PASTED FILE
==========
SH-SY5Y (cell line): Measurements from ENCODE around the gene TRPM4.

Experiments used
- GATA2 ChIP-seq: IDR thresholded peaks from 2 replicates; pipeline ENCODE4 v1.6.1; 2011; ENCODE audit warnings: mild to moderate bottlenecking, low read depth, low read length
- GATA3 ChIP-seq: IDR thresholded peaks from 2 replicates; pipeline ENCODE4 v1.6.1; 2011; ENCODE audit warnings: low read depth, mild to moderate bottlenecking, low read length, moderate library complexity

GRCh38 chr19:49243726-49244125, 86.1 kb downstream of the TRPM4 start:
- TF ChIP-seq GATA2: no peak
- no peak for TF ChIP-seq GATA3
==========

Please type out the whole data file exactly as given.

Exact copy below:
SH-SY5Y (cell line): Measurements from ENCODE around the gene TRPM4.

Experiments used
- GATA2 ChIP-seq: IDR thresholded peaks from 2 replicates; pipeline ENCODE4 v1.6.1; 2011; ENCODE audit warnings: mild to moderate bottlenecking, low read depth, low read length
- GATA3 ChIP-seq: IDR thresholded peaks from 2 replicates; pipeline ENCODE4 v1.6.1; 2011; ENCODE audit warnings: low read depth, mild to moderate bottlenecking, low read length, moderate library complexity

GRCh38 chr19:49243726-49244125, 86.1 kb downstream of the TRPM4 start:
- TF ChIP-seq GATA2: no peak
- no peak for TF ChIP-seq GATA3